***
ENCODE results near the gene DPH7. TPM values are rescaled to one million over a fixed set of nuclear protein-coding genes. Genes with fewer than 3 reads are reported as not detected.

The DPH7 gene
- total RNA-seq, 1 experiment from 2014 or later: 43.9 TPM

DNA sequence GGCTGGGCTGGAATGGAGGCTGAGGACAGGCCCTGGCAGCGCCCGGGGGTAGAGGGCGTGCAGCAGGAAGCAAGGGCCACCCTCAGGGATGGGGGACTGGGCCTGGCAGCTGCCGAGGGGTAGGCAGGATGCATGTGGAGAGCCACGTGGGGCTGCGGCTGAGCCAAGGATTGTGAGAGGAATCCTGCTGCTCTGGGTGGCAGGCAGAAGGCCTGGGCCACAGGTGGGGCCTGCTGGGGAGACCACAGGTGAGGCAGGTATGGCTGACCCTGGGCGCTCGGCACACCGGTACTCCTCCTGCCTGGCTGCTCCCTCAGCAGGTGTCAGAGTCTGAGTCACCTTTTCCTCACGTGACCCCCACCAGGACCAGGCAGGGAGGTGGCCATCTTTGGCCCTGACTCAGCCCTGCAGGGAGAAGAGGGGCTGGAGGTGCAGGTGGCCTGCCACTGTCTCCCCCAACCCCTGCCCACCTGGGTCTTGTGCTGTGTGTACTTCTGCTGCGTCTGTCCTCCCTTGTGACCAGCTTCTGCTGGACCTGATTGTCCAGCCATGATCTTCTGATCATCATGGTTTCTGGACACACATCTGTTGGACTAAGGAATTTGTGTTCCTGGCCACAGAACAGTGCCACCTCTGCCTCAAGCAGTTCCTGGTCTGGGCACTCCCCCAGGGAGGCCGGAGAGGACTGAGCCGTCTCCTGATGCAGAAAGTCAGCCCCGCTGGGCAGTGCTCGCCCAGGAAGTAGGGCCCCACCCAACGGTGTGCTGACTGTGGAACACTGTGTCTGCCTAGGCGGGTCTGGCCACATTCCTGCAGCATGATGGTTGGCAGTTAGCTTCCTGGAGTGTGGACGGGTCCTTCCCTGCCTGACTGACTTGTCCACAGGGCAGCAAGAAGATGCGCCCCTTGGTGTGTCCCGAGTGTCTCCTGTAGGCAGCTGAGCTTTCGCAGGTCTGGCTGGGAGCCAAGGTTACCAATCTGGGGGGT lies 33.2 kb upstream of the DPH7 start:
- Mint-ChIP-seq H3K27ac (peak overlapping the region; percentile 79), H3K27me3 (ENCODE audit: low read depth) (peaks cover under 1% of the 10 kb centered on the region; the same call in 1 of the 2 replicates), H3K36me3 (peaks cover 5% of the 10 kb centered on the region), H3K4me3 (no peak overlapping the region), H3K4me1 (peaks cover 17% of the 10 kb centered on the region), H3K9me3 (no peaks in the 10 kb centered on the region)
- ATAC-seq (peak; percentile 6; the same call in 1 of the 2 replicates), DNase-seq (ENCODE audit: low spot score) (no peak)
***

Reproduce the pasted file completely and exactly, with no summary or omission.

ENCODE results near the gene DPH7. TPM values are rescaled to one million over a fixed set of nuclear protein-coding genes. Genes with fewer than 3 reads are reported as not detected.

The DPH7 gene
- total RNA-seq, 1 experiment from 2014 or later: 43.9 TPM

DNA sequence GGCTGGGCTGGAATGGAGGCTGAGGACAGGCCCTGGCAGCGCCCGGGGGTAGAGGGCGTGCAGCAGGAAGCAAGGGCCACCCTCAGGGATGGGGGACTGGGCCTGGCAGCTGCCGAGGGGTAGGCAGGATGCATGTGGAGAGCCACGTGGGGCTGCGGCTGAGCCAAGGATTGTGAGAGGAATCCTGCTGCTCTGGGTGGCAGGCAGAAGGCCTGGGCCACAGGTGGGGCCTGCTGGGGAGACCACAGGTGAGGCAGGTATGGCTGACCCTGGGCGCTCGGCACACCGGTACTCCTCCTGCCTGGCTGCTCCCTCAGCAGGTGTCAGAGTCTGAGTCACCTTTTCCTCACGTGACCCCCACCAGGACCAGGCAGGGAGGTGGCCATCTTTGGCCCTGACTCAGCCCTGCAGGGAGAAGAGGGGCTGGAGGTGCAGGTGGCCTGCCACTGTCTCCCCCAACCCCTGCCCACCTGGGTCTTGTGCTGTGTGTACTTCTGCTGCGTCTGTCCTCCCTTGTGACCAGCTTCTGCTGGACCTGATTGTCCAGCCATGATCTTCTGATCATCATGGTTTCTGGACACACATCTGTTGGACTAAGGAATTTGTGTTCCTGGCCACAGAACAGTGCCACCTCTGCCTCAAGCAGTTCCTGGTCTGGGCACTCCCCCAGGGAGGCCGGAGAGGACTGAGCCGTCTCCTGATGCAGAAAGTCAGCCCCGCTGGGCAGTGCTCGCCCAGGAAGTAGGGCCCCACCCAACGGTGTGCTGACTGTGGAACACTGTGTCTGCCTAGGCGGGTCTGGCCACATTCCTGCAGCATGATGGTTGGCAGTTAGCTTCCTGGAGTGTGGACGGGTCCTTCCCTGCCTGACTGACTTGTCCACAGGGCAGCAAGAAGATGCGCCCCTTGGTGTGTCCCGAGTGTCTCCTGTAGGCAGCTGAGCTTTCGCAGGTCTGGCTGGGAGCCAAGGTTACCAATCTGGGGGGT lies 33.2 kb upstream of the DPH7 start:
- Mint-ChIP-seq H3K27ac (peak overlapping the region; percentile 79), H3K27me3 (ENCODE audit: low read depth) (peaks cover under 1% of the 10 kb centered on the region; the same call in 1 of the 2 replicates), H3K36me3 (peaks cover 5% of the 10 kb centered on the region), H3K4me3 (no peak overlapping the region), H3K4me1 (peaks cover 17% of the 10 kb centered on the region), H3K9me3 (no peaks in the 10 kb centered on the region)
- ATAC-seq (peak; percentile 6; the same call in 1 of the 2 replicates), DNase-seq (ENCODE audit: low spot score) (no peak)